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Bernard Schwartz

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CALIFORNIA | LOCAL
October 20, 2003 | Myrna Oliver, Times Staff Writer
Bernard Schwartz, a film producer who prided himself on showcasing stories that demonstrated what he called "triumph of the human spirit," such as "Coal Miner's Daughter" and "Sweet Dreams," has died. He was 85. Schwartz died Friday in Los Angeles of complications after a stroke.
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CALIFORNIA | LOCAL
October 20, 2003 | Myrna Oliver, Times Staff Writer
Bernard Schwartz, a film producer who prided himself on showcasing stories that demonstrated what he called "triumph of the human spirit," such as "Coal Miner's Daughter" and "Sweet Dreams," has died. He was 85. Schwartz died Friday in Los Angeles of complications after a stroke.
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BUSINESS
January 9, 1996 | KENNETH CHANG, TIMES STAFF WRITER
For Loral Corp. Chairman and Chief Executive Bernard L. Schwartz, Lockheed Martin Corp.'s planned acquisition of his company's defense electronics operations marks a triumph and a new beginning. Twenty-three years ago, Schwartz took over a tiny, failing electronics company in Brooklyn, N.Y. Through merger after merger, Schwartz turned it into Loral, one of the world's largest defense companies that now is poised to fetch one of the highest prices ever paid for a defense company operation.
NEWS
May 23, 1998 | JONATHAN PETERSON, TIMES STAFF WRITER
President Clinton authorized a U.S. aerospace firm to launch a satellite in China earlier this year, despite warnings from the Justice Department that the move would jeopardize an ongoing investigation of the company, headed by a major Democratic donor, according to internal documents released Friday by the White House. National Security Advisor Samuel R. "Sandy" Berger said in a memo to the president on Feb.
BUSINESS
November 12, 1990 | Dean Takahashi, Times staff writer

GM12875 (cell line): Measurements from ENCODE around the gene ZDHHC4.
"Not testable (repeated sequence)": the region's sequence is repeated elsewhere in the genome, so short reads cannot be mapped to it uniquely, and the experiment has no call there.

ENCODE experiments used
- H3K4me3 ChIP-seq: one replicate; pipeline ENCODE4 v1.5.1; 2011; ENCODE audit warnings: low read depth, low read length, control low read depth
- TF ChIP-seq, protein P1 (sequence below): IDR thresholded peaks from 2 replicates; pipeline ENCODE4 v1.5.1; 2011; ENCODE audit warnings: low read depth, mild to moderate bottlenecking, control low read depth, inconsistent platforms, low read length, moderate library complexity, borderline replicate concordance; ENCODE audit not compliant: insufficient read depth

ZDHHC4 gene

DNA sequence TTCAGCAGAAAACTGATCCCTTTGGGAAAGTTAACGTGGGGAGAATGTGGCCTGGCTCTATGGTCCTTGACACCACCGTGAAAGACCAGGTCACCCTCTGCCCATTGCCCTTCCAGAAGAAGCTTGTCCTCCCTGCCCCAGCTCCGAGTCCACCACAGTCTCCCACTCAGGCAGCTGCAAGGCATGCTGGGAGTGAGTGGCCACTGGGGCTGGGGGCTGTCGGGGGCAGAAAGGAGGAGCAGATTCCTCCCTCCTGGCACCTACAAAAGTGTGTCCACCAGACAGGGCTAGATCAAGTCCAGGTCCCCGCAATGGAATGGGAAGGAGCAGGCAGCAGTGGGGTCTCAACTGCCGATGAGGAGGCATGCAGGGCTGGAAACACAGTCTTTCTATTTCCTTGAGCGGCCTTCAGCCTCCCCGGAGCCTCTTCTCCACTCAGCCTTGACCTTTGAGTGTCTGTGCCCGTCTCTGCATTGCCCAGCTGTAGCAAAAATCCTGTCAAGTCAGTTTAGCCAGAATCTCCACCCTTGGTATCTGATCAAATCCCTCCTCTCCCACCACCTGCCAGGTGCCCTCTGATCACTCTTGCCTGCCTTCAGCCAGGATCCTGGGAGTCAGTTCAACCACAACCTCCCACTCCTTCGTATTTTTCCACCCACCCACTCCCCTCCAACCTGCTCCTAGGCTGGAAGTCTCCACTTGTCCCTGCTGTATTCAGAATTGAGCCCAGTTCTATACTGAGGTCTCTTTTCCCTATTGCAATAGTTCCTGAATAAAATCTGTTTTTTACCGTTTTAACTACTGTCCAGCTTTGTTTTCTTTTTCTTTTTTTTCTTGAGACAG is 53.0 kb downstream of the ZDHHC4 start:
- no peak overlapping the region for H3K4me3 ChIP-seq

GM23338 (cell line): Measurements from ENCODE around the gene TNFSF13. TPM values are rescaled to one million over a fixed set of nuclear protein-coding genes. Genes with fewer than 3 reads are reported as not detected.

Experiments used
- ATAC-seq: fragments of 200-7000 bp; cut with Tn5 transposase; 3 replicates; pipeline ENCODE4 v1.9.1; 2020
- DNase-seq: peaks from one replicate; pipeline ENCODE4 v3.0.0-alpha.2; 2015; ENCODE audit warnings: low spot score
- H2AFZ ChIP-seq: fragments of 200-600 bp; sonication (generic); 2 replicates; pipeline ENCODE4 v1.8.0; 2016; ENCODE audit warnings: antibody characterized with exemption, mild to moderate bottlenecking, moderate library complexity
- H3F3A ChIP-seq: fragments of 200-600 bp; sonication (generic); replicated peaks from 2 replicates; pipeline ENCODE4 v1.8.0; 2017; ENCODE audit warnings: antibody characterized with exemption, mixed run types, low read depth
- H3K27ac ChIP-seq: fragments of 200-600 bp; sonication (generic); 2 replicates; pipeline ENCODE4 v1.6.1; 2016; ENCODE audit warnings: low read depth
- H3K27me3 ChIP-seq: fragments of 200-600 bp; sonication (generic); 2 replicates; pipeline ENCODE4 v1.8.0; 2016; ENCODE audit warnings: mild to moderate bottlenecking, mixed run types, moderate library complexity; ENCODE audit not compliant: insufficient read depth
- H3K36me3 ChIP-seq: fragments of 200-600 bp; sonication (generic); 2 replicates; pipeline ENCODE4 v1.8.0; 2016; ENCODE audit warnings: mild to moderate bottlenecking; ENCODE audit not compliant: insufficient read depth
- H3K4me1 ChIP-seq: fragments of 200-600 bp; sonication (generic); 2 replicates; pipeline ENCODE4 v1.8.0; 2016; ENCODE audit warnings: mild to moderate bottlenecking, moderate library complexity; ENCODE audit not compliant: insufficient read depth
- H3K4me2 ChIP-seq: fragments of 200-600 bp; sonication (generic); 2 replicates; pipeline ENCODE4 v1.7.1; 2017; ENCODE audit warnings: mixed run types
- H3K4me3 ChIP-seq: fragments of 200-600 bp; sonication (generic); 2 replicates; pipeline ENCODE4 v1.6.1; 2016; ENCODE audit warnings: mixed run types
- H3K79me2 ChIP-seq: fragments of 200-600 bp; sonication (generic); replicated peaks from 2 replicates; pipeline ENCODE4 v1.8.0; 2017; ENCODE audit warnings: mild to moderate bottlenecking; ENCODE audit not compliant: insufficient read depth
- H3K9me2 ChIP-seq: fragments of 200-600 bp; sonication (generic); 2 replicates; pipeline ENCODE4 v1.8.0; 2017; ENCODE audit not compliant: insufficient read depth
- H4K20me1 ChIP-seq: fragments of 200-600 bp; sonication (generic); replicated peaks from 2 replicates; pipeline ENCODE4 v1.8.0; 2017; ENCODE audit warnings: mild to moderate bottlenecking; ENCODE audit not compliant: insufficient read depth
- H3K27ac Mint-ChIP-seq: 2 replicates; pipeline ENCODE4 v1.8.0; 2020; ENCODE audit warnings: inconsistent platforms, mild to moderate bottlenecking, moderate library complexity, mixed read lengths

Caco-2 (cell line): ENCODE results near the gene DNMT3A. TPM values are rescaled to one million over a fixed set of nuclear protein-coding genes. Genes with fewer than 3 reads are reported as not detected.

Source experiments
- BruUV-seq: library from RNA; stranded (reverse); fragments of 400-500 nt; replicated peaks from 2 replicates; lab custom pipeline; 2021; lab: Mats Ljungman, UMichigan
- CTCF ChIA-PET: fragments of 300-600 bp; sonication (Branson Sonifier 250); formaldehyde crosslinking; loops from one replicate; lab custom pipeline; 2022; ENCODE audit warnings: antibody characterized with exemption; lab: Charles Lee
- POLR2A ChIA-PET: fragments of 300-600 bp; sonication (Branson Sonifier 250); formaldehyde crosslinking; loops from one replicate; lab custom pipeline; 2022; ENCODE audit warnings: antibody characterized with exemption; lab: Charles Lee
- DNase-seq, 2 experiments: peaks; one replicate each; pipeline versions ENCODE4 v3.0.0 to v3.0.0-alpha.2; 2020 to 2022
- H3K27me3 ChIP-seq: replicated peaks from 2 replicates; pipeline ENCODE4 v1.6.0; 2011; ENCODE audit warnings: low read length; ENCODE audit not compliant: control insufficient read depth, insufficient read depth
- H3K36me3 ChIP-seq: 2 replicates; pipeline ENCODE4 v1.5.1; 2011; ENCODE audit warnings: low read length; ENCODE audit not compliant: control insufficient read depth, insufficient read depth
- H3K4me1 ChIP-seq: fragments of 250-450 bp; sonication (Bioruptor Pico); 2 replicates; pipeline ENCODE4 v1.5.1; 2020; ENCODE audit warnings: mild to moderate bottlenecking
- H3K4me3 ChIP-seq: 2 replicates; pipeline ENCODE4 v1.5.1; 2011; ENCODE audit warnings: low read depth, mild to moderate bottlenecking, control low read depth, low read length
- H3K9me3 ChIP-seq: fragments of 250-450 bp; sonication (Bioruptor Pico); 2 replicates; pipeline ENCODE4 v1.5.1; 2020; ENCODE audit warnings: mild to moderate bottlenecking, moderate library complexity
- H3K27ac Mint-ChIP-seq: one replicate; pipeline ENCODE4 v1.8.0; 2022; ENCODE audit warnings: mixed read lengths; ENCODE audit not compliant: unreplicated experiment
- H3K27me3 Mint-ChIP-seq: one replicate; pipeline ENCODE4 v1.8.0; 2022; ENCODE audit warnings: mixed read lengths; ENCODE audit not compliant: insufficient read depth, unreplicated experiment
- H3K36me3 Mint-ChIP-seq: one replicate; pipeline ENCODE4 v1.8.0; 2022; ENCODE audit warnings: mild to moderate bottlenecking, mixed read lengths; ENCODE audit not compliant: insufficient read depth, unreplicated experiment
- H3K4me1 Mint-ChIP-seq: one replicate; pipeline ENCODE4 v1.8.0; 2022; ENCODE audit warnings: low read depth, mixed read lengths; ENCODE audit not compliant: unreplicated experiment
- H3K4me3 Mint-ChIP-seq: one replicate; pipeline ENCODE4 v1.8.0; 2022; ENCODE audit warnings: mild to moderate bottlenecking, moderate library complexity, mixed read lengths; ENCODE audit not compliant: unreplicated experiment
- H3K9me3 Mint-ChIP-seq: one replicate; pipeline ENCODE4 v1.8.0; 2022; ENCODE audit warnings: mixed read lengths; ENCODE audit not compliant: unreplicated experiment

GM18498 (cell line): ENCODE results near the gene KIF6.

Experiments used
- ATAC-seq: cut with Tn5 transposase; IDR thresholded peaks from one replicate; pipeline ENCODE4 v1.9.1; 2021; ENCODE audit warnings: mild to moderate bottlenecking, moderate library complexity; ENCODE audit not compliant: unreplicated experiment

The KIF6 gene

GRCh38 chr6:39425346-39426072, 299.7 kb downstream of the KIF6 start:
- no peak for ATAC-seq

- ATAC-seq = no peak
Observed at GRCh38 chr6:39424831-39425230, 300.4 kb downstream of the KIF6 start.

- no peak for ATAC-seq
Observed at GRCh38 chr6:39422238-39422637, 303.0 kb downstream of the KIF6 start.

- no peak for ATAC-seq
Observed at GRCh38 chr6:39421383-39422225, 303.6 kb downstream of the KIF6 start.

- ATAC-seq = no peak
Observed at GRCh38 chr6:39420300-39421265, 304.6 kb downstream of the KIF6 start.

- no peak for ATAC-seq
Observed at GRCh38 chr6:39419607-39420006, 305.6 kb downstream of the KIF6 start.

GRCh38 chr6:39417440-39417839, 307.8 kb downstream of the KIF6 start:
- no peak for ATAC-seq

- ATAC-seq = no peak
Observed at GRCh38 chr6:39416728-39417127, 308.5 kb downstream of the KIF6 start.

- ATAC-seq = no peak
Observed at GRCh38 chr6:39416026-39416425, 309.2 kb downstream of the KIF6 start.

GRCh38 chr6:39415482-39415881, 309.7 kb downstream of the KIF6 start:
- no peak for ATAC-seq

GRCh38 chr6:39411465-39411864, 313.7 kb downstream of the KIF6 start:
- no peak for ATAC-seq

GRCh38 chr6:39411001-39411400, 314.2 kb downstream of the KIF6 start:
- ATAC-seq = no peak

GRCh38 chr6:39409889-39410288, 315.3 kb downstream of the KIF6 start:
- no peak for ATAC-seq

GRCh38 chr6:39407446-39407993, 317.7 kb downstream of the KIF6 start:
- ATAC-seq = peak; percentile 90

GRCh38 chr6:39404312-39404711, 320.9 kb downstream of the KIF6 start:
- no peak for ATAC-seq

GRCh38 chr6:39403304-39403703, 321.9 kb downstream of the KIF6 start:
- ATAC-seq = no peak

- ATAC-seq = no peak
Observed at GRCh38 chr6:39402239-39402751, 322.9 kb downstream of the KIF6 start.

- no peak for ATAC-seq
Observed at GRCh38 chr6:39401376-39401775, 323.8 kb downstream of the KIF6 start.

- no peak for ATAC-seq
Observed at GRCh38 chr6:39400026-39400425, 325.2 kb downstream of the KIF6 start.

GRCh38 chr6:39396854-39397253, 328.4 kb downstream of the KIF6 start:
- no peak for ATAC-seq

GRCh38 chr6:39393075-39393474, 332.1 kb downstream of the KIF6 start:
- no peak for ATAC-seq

Bernard L. Schwartz, chairman and chief executive of New York-based Loral Corp., doesn't make any apologies for the fact that his $3.2 million in compensation made him the defense industry's highest-paid executive last year. Asked recently about his compensation, Schwartz said: "We're in a competitive market and we pay well for good performance. I'm reminded of a remark made by Babe Ruth when he was asked why he made more money than the President. He said, 'Well, I had a better year.'
BUSINESS
August 25, 1992 | Dean Takahashi, Times staff writer
The confusion continues for Loral Aeronutronic's 1,700 employees in Newport Beach. Bernard Schwartz, chairman of parent Loral Corp. in New York, told the Dallas Morning News that 300 to 500 jobs will probably be transferred from Newport Beach to a plant in Camden, Ark. Loral will acquire the Arkansas plant Aug. 31 as part of its $475-million purchase of the aerospace operation of Dallas-based LTV Corp.
NEWS
May 23, 1998 | JONATHAN PETERSON, TIMES STAFF WRITER
President Clinton authorized a U.S. aerospace firm to launch a satellite in China earlier this year, despite warnings from the Justice Department that the move would jeopardize an ongoing investigation of the company, headed by a major Democratic donor, according to internal documents released Friday by the White House. National Security Advisor Samuel R. "Sandy" Berger said in a memo to the president on Feb.
BUSINESS
August 5, 1990 | DEAN TAKAHASHI, TIMES STAFF WRITER
On Wall Street, Loral Corp. Chairman Bernard Schwartz is something of a hero. Stock watchers use adjectives such as "brilliant" and "amazing" to describe his acquisition strategy, which has transformed a small, money-losing New York company into a highly profitable, $1.27-billion defense electronics leader. But on Main Street, Schwartz's reputation is a bit less stellar. His strict devotion to quarterly profit growth sometimes means belt tightening at newly acquired companies.